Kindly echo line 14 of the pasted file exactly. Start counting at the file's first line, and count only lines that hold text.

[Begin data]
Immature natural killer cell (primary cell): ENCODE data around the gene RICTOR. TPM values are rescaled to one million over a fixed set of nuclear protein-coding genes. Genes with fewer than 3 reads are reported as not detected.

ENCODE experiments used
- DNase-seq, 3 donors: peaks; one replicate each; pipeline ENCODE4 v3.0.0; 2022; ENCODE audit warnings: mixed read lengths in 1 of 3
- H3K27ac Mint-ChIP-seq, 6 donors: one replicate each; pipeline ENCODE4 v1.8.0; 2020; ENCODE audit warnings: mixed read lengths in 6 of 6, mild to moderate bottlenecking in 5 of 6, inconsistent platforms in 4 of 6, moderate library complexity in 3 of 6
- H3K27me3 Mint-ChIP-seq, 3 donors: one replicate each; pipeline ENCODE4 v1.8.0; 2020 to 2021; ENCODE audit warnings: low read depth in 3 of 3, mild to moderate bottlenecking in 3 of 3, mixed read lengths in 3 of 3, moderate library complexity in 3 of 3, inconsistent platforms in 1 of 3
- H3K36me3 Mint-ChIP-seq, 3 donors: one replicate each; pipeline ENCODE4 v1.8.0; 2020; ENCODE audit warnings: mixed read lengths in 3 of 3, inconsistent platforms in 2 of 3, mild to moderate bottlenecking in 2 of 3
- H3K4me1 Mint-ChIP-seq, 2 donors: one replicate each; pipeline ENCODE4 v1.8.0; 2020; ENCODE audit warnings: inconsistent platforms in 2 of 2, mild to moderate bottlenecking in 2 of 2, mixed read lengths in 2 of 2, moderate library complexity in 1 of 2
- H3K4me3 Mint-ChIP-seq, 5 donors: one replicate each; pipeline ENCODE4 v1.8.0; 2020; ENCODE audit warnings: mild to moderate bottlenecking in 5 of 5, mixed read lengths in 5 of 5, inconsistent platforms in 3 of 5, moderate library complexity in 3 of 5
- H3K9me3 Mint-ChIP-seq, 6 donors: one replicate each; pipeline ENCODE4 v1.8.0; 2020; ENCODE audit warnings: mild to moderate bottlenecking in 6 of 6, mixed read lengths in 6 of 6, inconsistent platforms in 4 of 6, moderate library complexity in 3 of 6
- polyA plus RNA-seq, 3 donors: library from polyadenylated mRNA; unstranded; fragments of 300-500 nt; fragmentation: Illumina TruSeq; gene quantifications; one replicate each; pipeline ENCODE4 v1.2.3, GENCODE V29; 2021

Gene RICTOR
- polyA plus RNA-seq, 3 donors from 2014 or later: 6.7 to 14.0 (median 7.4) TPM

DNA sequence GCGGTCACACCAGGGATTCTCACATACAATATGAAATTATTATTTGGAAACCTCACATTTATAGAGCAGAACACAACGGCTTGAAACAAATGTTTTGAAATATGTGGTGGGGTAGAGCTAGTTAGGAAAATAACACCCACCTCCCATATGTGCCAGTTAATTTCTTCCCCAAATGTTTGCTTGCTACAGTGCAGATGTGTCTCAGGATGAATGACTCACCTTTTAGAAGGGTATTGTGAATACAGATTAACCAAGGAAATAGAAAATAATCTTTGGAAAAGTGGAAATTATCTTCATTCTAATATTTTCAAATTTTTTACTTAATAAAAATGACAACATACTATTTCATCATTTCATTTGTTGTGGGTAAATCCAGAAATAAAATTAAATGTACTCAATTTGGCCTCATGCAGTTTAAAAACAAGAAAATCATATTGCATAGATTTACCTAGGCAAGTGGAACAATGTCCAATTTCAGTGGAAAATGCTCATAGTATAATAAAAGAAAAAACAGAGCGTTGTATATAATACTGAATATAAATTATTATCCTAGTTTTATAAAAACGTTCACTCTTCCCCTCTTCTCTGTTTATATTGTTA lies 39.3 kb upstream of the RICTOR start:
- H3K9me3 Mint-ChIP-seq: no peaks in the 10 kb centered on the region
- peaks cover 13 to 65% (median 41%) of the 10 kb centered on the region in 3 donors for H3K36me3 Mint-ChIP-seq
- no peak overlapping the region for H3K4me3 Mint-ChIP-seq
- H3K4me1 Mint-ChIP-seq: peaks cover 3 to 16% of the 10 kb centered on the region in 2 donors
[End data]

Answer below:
- H3K9me3 Mint-ChIP-seq: no peaks in the 10 kb centered on the region